Activists seek demolition of amphitheatre inside Gurugram’s Aravalli Biodiversity Park
Activists say the amphitheatre inside the Aravalli Biodiversity Park in Gurugram was a “gross violation” of environmental laws which prevent any non-forestry activities in the Aravallis without approval from the ministry of environment.Updated: Nov 14, 2018 14:42 IST
City-based environmentalists on Tuesday wrote to the Municipal Corporation of Gurugram (MCG) commissioner Yashpal Yadav seeking the demolition of an amphitheatre inside the Aravalli Biodiversity Park, as well as a stop to any cultural activities hosted there. The structure, they said, was a “gross violation” of environmental laws, particularly the Forest Act (1980) and the Aravalli Notification, 1992, which prevents any non-forestry activities in the Aravallis without approval from the ministry of environment.
Just three weeks ago, more than 600 people had gathered in the amphitheatre to protest against the National Highways Authority of India’s (NHAI) proposed six-lane expressway – part of the Gurugram-Manesar Connectivity Project – which threatens to subsume a third of the park’s land. “Ironically, it turns out that the very site of that protest is illegal,” said Vaishali Randa Chandra, one of three authors of the letter.
The amphitheatre was built in 2010, at an estimated cost of Rs 94 lakh, by the MCG in consultation with local NGO IAmGurgaon, which played an instrumental role in restoring the biodiversity park from an erstwhile stone quarry to its current status. The amphitheatre occasionally hosts musical or cultural events, such as the annual Gurgaon Utsav, once or twice a year. “The strong floodlights, loud noises, generator sets, and so much of human activity organised in the nights is jeopardizing the sensitive ecosystem of the Biodiversity Park and its wild & avian life [sic],” the letter stated.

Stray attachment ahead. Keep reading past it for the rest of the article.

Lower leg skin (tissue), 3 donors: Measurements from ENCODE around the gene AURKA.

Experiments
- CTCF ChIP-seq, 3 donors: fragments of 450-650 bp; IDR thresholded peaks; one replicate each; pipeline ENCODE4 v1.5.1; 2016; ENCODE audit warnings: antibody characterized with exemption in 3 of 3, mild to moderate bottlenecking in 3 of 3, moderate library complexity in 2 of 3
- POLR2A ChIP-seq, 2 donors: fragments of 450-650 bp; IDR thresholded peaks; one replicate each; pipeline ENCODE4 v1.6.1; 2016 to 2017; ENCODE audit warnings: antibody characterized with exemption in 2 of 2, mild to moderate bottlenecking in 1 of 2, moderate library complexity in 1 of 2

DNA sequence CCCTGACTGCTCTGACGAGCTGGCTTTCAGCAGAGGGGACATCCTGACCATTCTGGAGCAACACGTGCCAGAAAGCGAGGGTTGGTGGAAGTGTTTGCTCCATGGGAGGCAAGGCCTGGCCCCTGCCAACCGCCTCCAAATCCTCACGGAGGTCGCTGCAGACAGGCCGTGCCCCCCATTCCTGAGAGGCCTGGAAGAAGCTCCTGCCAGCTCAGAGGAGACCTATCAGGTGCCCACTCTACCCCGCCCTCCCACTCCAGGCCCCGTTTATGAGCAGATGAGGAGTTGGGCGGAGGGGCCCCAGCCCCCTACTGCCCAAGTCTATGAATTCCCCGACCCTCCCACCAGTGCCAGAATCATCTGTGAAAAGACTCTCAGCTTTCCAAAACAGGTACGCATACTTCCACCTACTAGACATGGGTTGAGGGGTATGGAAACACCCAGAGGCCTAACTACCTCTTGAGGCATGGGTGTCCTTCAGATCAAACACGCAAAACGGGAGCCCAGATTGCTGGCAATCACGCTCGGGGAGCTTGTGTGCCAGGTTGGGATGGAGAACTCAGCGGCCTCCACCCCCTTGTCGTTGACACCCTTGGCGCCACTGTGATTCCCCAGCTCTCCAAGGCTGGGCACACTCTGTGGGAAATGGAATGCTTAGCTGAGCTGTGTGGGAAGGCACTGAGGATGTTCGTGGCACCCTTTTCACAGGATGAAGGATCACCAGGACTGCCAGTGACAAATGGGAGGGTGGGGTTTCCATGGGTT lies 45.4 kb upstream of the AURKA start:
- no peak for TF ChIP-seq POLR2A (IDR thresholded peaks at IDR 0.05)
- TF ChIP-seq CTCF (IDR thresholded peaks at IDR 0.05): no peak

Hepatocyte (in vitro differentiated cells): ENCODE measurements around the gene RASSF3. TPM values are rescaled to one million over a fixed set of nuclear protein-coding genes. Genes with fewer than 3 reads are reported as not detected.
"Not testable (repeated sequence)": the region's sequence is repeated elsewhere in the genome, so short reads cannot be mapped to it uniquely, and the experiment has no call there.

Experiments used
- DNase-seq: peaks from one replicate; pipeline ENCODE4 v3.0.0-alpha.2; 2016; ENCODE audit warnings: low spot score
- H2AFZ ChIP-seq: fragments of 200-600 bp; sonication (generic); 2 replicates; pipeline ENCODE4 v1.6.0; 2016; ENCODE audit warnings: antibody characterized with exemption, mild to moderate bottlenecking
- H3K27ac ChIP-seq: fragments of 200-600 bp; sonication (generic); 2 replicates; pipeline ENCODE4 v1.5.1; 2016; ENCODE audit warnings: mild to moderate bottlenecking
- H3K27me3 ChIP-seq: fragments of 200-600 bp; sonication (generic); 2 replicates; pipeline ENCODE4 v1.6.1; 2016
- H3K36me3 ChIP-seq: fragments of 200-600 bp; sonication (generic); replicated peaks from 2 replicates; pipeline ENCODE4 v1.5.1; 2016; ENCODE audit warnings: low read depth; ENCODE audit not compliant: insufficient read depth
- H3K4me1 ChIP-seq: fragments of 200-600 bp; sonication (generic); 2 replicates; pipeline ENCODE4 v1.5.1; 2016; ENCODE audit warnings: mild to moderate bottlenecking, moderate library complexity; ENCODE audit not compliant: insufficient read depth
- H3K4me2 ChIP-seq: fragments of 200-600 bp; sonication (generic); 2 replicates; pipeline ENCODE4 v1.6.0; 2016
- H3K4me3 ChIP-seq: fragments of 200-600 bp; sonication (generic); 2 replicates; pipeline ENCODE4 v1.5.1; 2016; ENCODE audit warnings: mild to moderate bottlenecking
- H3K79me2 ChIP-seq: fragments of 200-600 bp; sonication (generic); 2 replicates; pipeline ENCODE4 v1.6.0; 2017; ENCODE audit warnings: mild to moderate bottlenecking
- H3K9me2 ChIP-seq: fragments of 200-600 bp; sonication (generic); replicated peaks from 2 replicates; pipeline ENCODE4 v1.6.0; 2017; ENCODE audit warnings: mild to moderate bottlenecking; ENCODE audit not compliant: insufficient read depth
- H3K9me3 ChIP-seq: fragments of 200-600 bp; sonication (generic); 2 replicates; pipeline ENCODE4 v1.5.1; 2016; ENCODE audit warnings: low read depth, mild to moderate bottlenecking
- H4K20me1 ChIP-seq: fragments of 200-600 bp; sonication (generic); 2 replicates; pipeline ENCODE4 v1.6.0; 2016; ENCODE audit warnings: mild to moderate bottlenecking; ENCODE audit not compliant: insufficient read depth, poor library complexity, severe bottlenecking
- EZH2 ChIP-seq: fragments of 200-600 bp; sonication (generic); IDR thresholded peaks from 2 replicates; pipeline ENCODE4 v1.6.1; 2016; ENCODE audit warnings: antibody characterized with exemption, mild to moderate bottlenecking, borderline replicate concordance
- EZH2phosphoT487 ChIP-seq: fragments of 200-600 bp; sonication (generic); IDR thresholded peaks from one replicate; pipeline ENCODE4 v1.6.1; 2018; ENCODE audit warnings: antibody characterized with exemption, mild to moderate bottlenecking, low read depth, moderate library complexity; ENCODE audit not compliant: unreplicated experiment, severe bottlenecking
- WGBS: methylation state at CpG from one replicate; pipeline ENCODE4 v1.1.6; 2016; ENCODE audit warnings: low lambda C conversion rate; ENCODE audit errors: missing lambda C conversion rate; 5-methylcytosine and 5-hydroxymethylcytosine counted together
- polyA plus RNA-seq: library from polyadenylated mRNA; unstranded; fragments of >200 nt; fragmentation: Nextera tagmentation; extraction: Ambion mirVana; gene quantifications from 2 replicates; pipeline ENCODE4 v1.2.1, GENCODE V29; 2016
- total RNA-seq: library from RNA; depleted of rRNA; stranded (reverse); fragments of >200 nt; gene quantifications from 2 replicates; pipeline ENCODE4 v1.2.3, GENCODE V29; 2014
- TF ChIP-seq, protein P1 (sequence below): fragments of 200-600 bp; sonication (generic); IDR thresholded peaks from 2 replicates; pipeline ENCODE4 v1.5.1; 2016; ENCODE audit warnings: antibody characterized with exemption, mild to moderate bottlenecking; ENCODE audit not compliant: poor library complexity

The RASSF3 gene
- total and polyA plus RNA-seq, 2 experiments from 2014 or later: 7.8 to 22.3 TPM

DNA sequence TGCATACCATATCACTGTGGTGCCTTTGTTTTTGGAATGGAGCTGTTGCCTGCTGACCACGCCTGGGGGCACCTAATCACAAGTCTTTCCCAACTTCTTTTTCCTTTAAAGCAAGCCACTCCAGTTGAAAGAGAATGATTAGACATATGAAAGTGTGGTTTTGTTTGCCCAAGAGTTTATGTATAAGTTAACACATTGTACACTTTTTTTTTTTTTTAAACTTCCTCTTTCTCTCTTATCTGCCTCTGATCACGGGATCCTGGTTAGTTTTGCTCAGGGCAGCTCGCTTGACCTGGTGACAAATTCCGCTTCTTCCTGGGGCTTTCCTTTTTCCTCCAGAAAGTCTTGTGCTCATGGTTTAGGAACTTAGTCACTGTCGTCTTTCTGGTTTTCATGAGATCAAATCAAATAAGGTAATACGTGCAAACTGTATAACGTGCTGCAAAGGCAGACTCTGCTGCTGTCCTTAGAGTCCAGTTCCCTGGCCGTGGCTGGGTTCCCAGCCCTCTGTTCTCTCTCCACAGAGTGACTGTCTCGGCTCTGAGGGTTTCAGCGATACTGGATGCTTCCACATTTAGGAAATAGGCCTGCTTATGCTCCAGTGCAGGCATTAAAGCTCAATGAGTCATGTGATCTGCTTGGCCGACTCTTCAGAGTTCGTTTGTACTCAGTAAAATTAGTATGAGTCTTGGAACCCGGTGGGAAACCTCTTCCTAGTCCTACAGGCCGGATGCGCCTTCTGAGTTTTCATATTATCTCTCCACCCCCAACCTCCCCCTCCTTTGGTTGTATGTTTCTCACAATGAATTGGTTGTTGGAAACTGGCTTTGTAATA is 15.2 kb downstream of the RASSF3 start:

Latika Thukral, founder of IAmGurgaon, said that the amphitheatre had been imagined as a cultural and social space when the idea for the park was originally conceived, but clarified that “in hindsight the structure should probably not have been built.” A lack of environmental law on the part of the district administration and NGO had allowed the venue to come up, Thukral added. “However, we have subsequently protected the park from attempts at turning it into a tourist hotspot and have its best interest in mind. If demolishing the structure is the environmentally responsible thing to do, then it should be done,” she said.
An environmental analyst from Gurugram, who was present at the protest against the NHAI three weeks ago, said, “If the NHAI’s upcoming highway is illegal, then so is the amphitheatre. The biodiversity park fulfils all the criteria of a deemed forest and should be protected as such.” The individual, not wishing to be quoted, also added that any environmental clearance for the amphitheatre should have been sought at the outset. However, they also clarified that the venue is used only once or twice a year, and its influence on the surrounding environment would be negligible when compared to the NHAI’s proposed highway, which will entirely uproot the ecosystem.
Activist Vivek Kamboj, who also authored Tuesday’s letter, said that his intent wasn’t to divert attention away from campaign to boycott the NHAI project, but to strengthen it. “We are only asking that the land be protected in an inclusive manner according to the rule of law,” he explained.
Yashpal Yadav did not respond to requests for comment.
First Published: Nov 14, 2018 14:20 IST